I know that I should never be too upset when the bad stuff happens to me because they aren’t usually that big of a deal. Most of the time it’s simple, like finding a bunch of maggots in a chocolate box (the hardest part is finding somewhere to put the maggots in the winter where you’re sure they won’t freeze to death. I’m an animal Pacifist and a Buddhist). Sometimes it is relatively, life changing big, like not being accepted into a school or program. That’s pretty big, but I shouldn’t curse the world and denounce my belief in fairness and equality for that, because I know there are much larger things going on. I always tell myself, it could always be worse.
I always know that it could be much worse and I am incredibly lucky to be here in first world Canada.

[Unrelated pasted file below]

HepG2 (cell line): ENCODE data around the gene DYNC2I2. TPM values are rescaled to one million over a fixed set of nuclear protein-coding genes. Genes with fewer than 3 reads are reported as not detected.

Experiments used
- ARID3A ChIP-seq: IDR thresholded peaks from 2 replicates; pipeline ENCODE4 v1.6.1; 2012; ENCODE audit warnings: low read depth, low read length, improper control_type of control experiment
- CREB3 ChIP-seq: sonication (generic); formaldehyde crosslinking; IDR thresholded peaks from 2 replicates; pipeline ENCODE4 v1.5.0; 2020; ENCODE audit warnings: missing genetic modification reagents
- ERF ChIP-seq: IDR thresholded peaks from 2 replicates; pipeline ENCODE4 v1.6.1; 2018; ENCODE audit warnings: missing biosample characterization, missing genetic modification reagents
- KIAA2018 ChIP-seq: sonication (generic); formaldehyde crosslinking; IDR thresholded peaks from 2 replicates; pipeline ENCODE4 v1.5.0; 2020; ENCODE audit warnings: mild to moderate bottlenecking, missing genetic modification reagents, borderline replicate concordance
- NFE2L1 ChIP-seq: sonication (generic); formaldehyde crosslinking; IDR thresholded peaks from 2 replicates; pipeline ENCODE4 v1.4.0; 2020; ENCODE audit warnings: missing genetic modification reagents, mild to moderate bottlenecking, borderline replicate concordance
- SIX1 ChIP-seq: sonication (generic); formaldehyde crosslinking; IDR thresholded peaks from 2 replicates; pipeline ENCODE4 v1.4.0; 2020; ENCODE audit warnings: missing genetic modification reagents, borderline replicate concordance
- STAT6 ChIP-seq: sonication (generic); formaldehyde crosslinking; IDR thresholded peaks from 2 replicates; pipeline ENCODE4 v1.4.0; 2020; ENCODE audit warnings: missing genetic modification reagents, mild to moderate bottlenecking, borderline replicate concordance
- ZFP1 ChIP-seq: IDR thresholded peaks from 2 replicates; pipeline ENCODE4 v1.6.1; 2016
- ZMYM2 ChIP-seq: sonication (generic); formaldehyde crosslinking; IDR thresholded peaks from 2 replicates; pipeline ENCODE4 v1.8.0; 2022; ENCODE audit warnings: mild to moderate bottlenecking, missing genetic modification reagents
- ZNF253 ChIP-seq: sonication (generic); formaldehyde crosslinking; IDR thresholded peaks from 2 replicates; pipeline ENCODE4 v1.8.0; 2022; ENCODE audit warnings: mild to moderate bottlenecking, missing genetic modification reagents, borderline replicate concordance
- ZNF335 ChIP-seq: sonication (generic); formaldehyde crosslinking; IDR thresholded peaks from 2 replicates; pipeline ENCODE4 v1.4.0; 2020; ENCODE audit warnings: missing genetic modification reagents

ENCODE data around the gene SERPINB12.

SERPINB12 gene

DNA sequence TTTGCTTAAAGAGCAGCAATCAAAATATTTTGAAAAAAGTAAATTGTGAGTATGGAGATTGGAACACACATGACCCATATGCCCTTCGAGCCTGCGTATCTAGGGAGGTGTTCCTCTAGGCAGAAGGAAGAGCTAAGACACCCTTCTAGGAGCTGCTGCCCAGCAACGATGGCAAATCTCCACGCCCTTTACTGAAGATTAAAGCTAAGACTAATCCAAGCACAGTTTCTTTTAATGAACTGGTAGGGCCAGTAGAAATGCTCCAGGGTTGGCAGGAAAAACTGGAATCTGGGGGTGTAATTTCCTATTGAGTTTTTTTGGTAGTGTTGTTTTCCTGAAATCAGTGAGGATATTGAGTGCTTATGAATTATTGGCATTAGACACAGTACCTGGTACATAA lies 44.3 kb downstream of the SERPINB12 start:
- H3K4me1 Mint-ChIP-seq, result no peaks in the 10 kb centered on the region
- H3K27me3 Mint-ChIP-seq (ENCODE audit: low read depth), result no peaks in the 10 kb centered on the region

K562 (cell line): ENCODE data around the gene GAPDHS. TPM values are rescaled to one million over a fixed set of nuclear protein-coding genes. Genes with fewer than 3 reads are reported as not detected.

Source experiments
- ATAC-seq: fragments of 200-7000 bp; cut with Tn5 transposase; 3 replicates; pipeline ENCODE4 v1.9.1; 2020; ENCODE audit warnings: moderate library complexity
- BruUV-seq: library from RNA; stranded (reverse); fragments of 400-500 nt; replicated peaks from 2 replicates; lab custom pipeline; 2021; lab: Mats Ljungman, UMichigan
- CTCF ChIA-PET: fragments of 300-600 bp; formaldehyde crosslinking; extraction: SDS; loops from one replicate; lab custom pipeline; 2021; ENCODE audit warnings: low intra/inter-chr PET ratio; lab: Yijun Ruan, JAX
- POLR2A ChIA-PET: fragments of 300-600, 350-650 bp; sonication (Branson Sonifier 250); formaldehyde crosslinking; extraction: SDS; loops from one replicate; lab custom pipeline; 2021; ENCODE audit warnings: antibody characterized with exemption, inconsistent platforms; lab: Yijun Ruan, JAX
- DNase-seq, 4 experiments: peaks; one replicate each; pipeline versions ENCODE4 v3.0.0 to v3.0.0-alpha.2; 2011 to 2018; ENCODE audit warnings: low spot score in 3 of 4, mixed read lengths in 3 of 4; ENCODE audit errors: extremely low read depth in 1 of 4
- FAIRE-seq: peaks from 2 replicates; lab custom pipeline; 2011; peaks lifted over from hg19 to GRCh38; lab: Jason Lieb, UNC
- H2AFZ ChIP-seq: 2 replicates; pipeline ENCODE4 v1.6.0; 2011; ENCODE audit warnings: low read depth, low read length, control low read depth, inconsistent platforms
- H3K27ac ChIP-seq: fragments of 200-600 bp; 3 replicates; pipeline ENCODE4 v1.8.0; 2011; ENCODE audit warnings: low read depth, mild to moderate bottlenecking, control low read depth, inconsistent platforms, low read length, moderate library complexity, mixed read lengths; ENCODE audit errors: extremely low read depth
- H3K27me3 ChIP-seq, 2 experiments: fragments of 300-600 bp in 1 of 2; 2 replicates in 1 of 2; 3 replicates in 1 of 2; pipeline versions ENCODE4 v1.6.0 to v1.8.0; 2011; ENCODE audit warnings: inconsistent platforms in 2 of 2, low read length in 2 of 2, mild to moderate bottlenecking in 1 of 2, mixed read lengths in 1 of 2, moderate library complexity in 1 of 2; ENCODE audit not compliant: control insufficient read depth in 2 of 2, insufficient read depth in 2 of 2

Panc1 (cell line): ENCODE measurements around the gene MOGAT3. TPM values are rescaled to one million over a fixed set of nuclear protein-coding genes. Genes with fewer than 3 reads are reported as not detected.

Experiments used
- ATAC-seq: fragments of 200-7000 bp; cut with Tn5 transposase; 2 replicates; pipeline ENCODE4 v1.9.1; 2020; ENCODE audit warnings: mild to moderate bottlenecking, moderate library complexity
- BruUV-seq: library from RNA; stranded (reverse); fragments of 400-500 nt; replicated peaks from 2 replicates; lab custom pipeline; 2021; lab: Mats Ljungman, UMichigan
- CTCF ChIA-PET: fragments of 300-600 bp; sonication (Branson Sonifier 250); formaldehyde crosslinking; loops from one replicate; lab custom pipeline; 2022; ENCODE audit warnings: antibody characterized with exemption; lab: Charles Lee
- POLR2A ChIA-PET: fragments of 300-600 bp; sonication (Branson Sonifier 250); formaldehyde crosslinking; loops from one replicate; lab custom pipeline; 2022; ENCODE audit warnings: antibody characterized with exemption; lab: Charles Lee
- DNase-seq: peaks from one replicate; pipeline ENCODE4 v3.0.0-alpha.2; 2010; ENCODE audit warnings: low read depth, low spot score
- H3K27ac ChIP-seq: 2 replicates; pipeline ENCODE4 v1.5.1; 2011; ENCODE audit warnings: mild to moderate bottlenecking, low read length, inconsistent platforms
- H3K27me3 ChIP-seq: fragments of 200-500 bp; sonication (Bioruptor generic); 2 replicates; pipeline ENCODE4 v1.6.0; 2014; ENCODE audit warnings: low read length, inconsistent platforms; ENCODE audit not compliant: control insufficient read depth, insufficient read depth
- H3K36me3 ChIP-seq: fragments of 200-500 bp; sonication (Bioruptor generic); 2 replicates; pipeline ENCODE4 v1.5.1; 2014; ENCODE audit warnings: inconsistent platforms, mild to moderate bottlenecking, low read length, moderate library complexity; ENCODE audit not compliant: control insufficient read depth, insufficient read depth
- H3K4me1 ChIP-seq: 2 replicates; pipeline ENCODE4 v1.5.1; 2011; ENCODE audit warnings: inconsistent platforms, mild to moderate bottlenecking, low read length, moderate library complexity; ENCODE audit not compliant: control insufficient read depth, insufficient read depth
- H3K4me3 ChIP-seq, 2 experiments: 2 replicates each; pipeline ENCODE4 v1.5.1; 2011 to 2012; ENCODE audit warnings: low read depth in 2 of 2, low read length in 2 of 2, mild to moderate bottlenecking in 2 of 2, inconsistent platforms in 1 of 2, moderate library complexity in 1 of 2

But I don’t feel it. Because even though I know it, I know it like an elementary kid reading a calculus book and “knowing” that x-squared is a quadratic formula.
I grew up with people who know it and also remember it. They have felt it. And, more importantly, they’ve grown up.
A majority of adults in my life have never grown up like my family members have. I might never go a day hungry. I will never fear the sound of machine guns when I walk out in the open. I will never know the paranoia that bandits will raid my village, or feel the burn of hot sands on my feet, searing my soles and skin beyond the hope of healing. With every difficult day I’ve had I always ended it on a warm bed after a (admittedly sometimes cold) shower, even if it was in a dank apartment.
But maybe that’s okay. Maybe the kind of knowledge I have is sufficient. As long as some part of me can keeps saying It could be worse, it is a sign that I don’t have to despair. And my lack of knowledge is a constant reminder that I owe my parents forever, for what they went through to bring me and all of the young ones here in Canada. And though I never will know fully how deeply I owe them, I will at least understand that something is there to to be owed.